‘Casey at the Bat’ Leaves a Lot of Unanswered Questions

Was there a Casey? Where did he strike out? Does it really matter?

Casey stands at bat in a 1912 illustrated version of the poem. Wikimedia Commons

“The outlook wasn’t brilliant for the Mudville nine that day.” So begins Ernest Thayer’s epic baseball poem “Casey at the Bat.” As opening lines go, pretty solid. Sadly for Casey, he ultimately strikes out. But the poem that bears his name was a winner.

Today is the anniversary of Thayer’s birthday in 1863. Thayer, a Massachusetts one-hit wonder, made a name for himself with a poem that has been called “the nation’s best-known piece of comic verse.” Thayer himself “did not share in [the] fame of [his] ballad,” as The New York Times wrote in his obituary. Because the poem was written under a pseudonym, it took some time to be traced back to the journalist. Given Casey’s popularity more than a hundred years after being written, many are eager to get in on his legacy. These contesting claims have fired rivalries as strong as that between Mudville and the opposing team–and revealed that, for all the poem’s apparent completeness, it has left successive generations of readers grappling with a few key questions.

Who was Casey?

Though Casey is a fictional character, several baseball players have been named as potential inspiration. “Speculation has centered on late-1800s baseball star Mike ‘King’ Kelly,” writes Larry Canale for Sports Collector’s Digest. “Thayer, during baseball’s 1887-88 offseason, covered some baseball exhibition games featuring Kelly, so he saw him play not long before he wrote ‘Casey at the Bat.’”

However, many believe that the inspiration behind Casey was Samuel Winslow, who was the captain of Harvard’s baseball team in 1885, when Thayer was still attending. The pair were close friends, Canale writes.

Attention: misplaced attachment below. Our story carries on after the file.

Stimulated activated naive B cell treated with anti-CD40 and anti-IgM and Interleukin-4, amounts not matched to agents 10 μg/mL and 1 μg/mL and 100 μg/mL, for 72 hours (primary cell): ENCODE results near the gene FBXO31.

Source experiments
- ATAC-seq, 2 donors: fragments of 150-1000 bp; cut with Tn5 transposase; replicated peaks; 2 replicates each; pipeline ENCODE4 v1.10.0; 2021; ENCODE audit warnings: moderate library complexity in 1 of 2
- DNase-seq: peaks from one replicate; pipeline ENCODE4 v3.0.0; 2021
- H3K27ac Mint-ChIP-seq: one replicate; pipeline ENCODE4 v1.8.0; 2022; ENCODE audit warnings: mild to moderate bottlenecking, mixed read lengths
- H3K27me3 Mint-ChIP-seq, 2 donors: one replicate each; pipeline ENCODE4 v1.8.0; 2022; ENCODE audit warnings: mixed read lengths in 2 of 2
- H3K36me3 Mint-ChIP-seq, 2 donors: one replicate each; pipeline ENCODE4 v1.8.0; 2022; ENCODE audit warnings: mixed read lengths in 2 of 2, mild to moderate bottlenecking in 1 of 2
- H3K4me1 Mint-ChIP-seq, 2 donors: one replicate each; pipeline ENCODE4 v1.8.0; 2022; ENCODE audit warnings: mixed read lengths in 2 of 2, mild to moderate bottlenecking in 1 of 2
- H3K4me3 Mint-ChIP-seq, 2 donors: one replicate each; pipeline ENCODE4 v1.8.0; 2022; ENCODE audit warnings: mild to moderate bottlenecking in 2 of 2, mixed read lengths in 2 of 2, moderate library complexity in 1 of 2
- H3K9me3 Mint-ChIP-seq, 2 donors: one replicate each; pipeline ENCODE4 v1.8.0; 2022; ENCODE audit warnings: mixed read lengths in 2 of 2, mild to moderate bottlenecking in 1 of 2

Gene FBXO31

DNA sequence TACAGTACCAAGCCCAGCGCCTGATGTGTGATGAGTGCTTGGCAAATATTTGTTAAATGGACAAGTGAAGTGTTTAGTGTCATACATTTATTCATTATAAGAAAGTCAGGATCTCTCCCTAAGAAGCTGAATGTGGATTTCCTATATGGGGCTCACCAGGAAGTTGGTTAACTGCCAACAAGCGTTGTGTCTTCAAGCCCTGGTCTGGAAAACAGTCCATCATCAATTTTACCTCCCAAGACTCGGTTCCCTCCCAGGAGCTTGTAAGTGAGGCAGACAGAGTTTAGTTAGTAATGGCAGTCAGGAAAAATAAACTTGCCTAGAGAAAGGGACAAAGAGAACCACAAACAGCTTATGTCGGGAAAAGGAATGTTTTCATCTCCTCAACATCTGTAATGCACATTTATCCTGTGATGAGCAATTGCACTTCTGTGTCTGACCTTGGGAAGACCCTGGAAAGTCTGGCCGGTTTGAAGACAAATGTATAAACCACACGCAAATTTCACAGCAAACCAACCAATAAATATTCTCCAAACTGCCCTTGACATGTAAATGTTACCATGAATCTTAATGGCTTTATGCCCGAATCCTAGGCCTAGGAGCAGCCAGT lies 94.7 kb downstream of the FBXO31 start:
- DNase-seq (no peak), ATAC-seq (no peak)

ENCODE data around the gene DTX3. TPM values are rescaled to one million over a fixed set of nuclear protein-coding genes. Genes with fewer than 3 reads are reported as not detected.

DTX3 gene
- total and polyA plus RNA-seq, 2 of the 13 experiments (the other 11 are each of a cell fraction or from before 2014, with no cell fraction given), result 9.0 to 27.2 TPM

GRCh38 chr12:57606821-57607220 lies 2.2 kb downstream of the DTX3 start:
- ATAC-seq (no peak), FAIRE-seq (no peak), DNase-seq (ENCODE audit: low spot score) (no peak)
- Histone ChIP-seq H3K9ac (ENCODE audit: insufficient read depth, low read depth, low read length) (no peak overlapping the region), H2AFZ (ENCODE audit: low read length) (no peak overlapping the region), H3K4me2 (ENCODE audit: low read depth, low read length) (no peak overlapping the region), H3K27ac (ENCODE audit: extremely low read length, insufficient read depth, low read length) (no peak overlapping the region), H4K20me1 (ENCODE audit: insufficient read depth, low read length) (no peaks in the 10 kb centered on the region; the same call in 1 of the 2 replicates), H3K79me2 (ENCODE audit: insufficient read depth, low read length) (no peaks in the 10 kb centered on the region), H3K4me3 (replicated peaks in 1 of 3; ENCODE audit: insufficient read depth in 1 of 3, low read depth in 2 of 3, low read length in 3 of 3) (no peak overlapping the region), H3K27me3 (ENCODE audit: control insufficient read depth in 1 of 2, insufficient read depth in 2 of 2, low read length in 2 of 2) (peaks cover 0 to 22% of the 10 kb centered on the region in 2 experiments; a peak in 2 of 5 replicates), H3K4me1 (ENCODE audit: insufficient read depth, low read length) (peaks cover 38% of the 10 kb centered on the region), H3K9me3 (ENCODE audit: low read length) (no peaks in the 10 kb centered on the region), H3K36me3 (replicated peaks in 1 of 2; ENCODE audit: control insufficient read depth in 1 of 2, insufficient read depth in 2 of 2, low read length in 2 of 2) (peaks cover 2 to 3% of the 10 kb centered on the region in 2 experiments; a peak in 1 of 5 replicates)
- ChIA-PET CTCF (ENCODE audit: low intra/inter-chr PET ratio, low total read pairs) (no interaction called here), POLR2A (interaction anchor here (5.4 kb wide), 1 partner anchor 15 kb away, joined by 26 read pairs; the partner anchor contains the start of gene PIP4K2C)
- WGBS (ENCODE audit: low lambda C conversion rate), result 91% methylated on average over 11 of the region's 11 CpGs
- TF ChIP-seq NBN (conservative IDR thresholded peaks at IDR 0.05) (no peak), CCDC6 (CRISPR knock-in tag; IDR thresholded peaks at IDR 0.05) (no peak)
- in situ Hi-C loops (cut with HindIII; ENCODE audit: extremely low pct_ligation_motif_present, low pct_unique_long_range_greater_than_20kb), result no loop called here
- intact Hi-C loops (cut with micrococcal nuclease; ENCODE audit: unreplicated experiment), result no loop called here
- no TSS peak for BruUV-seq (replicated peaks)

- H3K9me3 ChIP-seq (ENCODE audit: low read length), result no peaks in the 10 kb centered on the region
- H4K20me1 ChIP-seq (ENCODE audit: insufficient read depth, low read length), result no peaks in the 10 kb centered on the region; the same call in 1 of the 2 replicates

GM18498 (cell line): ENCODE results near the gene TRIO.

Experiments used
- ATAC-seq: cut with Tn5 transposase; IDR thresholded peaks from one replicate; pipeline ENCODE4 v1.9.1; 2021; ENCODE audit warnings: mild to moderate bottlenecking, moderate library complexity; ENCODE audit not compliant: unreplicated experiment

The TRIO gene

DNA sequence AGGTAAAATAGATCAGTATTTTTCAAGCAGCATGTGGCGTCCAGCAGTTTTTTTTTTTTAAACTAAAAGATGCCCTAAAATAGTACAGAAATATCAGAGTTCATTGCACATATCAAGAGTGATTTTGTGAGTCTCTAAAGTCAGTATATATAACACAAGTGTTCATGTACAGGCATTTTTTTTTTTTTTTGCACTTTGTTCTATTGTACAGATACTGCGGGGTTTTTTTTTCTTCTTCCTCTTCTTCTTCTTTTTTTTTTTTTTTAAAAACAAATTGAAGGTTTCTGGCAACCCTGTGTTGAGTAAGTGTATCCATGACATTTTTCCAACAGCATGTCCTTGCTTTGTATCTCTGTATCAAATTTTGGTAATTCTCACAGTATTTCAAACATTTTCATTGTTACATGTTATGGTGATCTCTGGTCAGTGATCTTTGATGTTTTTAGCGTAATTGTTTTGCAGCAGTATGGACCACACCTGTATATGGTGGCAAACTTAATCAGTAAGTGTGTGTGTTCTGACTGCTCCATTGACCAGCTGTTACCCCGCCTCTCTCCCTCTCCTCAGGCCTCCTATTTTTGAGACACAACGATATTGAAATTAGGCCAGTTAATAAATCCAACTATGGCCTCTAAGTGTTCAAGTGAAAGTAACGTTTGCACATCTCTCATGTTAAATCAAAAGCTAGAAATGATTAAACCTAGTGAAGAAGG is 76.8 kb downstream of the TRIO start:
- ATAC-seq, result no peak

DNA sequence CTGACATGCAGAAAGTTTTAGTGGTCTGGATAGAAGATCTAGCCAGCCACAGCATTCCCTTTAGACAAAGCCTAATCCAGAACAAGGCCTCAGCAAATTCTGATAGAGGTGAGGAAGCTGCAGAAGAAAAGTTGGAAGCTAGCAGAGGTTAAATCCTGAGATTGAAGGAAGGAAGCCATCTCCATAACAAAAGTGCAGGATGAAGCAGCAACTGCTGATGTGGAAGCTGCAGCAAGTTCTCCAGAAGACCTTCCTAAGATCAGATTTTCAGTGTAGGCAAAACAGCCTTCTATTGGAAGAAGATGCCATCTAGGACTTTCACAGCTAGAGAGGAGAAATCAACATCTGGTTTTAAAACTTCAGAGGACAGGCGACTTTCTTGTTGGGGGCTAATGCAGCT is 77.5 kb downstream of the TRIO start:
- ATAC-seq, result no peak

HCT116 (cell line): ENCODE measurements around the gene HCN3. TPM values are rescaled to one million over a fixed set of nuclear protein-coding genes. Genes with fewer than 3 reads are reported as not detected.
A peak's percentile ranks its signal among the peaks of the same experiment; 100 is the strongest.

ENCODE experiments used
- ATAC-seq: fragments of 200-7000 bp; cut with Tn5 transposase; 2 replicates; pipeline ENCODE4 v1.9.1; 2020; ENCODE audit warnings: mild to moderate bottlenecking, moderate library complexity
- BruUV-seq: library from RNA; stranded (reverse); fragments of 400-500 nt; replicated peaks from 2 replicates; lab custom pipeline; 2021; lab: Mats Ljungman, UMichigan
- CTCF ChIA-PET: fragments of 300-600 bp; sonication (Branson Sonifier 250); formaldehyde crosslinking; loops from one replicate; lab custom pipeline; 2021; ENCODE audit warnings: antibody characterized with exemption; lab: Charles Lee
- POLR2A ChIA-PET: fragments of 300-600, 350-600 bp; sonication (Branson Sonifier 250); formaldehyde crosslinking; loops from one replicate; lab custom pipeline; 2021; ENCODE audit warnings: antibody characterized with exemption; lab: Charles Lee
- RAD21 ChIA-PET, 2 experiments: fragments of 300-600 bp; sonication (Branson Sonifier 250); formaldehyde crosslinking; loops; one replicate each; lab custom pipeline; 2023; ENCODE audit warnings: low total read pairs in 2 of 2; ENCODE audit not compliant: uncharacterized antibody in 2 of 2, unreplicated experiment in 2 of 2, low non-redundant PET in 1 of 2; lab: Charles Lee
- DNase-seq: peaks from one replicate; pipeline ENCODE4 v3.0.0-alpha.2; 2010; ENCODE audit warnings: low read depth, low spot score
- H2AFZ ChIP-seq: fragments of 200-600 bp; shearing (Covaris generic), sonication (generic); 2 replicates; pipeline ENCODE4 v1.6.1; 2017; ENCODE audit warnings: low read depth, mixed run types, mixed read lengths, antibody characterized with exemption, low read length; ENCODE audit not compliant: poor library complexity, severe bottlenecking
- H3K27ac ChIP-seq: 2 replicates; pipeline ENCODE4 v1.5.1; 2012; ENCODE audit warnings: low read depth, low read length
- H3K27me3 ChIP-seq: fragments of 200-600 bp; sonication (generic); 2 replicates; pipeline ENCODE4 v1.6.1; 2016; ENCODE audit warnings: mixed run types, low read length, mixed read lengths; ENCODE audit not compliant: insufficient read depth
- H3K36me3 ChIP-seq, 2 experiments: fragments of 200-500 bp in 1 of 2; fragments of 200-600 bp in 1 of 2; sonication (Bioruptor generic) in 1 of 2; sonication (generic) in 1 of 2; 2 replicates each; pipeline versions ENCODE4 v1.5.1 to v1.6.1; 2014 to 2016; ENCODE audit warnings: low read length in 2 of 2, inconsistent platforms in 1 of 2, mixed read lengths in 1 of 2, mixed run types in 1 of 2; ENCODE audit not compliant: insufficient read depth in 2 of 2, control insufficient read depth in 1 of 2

Where is Mudville?

Another question that has stumped ‘Casey’ fans is the location that inspired the fictional Mudville where Casey strikes out. There are a few cities who lay claim to the Mudville name–even though both baseball historians and the author himself held that the poem had “no basis in fact,” according to Katie Zezima for The New York Times.

There’s Holliston, a town near Boston which does have an area known as Mudville. It has a ceremonial mayor, writes Edgar B. Herwick III for WGBH News. Thayer’s family had a local connection, so it’s probable that the baseball enthusiast came down to see games there.

But there’s also Stockton, California, near where Thayer worked for San Francisco’s The Daily Examiner. One of the subjects he covered: baseball. It makes sense “that he would be writing about the local scene, seeing as he was writing for a local audience in a local paper,” Stocktonian Bill Maxwell told Herwick.

Does it matter?

“Casey at the Bat” was first published in the June 3, 1888 edition of the Examiner. A look at the page reveals that the poem is nestled in the fourth column of the page. “Clearly the editors had no inkling that ‘Casey’ would become the most popular baseball poem ever written,” writes Peter Armenti for The Library of Congress. In fact, it didn’t take off until it was republished in New York, writes Cait Miller, also for The Library of Congress. There, it was picked up by performer DeWolf Hopper. “Hopper’s performance popularized the poem and he went on to recite Thayer’s words at least 10,000 times over the course of his life,” Miller writes.

“There are one or more Caseys in every league, bush or big, and there is no day in the playing season that this same supreme tragedy, as stark as Aristophanes for the moment, does not befall on some field,” Hopper said of the poem. Having recited it so many times, he'd be the one to know.

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